- Lucien Chauvin of the Catholic News Service reports that environmental issues will feature prominently on the agenda of the Sixth Latin American Church Assembly to be held November 21-28 in Mexico City and virtually throughout the region.
- Kenya’s bishops have urged the country’s leaders to take action to mitigate the impact of a drought affecting millions of people in more than 12 arid and semi-arid counties, writes Frederick Nzwili for Catholic News Service.
- Home Secretary Deb Haaland has announced that her agency will protect and improve Indigenous peoples’ access to sites they consider sacred, reports Emily McFarlan Miller of Religion News Service.
Here are some of the novelties in other climate news:
- Severe floods and landslides, possibly exacerbated by forest fires in summer, left some 18,000 people stranded in British Columbia, after heavy rains hit the Pacific Northwest and western Canada, Leyland Cecco reports for The Guardian. These extreme weather conditions are consistent with scientists’ predictions of climate change.
- Jason Arunn Murugesu of New Scientist spoke with climate negotiators from small island countries on the physical and emotional toll talks at the United Nations climate conference in Glasgow.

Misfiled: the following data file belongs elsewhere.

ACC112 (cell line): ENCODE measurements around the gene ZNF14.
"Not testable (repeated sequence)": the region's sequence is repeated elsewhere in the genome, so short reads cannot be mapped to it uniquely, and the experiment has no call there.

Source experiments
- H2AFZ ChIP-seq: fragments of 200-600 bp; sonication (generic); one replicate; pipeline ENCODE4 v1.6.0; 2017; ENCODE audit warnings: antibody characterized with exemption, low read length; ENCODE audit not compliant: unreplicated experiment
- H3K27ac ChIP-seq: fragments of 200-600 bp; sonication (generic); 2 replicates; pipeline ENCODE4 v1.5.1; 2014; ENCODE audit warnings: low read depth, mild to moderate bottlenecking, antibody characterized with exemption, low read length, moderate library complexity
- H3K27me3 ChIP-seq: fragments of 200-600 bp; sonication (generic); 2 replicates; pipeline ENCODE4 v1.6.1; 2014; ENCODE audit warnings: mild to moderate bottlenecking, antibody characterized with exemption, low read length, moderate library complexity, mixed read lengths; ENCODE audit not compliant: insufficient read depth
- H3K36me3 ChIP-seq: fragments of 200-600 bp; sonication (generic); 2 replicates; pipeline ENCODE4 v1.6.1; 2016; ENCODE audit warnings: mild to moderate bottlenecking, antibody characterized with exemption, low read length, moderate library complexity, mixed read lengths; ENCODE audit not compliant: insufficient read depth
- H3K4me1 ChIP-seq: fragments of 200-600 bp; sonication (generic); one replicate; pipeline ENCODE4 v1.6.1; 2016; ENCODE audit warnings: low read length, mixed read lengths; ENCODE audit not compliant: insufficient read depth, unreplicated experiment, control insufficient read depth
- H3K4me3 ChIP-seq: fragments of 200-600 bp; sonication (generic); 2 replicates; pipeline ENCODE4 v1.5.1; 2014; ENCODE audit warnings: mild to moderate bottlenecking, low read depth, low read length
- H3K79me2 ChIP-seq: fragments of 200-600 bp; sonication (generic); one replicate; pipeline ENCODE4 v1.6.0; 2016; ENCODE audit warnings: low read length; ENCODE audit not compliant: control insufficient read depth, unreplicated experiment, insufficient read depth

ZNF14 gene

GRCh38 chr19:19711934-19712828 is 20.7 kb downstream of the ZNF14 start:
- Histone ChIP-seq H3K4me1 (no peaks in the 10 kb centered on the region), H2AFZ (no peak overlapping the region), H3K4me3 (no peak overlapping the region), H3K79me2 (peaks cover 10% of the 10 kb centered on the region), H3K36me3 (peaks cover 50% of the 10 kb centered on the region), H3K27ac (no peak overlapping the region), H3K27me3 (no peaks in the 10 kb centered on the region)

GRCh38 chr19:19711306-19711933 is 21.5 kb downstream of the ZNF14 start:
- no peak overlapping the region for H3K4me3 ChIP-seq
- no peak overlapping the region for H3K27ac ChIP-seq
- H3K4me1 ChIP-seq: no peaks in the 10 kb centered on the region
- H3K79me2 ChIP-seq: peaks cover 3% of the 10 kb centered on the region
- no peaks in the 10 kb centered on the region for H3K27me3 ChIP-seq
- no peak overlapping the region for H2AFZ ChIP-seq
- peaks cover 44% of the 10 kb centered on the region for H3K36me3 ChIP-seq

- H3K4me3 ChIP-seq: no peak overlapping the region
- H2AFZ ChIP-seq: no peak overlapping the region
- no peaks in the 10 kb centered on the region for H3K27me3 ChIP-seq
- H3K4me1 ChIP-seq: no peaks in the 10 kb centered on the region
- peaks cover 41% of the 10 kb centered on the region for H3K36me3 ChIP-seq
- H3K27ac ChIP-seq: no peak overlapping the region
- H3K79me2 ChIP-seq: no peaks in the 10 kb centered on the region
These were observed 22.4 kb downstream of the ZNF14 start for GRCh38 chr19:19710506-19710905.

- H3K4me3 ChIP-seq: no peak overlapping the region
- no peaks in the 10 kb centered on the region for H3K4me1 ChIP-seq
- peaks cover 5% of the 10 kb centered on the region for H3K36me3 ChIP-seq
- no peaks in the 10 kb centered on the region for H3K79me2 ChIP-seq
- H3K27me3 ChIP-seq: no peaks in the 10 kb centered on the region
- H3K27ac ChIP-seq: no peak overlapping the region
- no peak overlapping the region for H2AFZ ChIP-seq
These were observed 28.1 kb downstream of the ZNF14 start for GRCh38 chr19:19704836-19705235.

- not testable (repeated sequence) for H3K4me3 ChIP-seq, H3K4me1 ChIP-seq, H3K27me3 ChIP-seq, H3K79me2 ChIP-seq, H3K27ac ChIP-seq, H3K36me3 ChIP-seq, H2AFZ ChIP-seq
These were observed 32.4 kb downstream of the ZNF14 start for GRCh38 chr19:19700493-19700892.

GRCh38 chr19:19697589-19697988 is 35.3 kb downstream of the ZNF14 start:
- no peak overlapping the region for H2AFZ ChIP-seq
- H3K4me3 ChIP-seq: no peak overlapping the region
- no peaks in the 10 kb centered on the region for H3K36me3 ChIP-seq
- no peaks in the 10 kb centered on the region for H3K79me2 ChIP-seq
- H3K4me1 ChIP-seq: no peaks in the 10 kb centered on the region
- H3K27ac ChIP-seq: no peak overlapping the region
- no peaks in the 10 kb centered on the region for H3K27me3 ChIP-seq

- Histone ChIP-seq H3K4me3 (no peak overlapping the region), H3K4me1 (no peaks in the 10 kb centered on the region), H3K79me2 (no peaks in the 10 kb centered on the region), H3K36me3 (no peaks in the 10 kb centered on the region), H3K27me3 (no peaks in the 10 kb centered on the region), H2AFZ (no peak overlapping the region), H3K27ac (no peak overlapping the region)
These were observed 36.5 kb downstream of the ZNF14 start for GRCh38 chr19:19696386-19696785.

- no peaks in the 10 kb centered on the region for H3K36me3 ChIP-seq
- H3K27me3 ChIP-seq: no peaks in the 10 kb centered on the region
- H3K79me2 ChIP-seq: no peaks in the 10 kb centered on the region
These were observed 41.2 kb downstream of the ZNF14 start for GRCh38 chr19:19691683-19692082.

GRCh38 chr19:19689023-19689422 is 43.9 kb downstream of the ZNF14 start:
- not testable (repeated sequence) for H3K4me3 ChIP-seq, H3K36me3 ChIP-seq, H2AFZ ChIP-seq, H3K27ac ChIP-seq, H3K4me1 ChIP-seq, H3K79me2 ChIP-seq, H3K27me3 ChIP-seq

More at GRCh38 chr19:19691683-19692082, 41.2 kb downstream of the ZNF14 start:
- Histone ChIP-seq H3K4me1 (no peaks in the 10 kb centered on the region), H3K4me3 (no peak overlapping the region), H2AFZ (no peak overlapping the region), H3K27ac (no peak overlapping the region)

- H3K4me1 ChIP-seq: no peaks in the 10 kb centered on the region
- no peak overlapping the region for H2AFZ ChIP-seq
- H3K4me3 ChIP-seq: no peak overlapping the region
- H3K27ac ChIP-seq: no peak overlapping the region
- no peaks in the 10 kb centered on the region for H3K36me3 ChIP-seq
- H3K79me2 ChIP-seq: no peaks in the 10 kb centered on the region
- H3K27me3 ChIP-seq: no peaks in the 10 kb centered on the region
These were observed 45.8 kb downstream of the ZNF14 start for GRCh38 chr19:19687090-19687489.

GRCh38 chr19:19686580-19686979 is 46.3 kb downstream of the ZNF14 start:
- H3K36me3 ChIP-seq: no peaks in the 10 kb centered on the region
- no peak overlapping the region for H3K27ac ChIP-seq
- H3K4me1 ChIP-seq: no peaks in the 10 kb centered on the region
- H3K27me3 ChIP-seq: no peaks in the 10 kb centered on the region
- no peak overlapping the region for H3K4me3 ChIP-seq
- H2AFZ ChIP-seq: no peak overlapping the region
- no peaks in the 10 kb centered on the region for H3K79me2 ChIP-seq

- The U.S. House of Representatives passed a $ 2 trillion spending bill that includes funds for fight against climate change, writes Tony Romm to the Washington Post.
- Meanwhile, the Interior Ministry auction of 308 blocks of oil and gas in the Gulf of Mexico, after a court ordered the continuation of the rental cycle, which had been suspended by the administration, Matthew Brown and Janet McConnaughey report to The Associated Press.
- Is the shift from in-person to online shopping, which has accelerated with the COVID-19 pandemic, better or worse for the environment? It is complicated, writes Catherine Boudreau to Politico.
Events to come:
This week’s events include a November 22 discussion on Thomas Merton’s Exploration of Sufism, sponsored by the Deignan Institute for Earth and Spirit at Iona College.
You can find more information about this and other events on the EarthBeat Events page, and you can add your own group’s events here.
Fall can cool things off in the Northern Hemisphere, but here in Lima, Peru, where I live, spring seems to have finally set in. There are basil and dill plants growing on my kitchen window sill, and the mangoes are in season. They remind me to be grateful for the gifts of the Earth and the hands that collect them.
And as Thanksgiving approaches, we at EarthBeat are grateful to you, our readers. We wish you a happy and blessed Thanksgiving Day with your family and friends. Thanks for reading EarthBeat!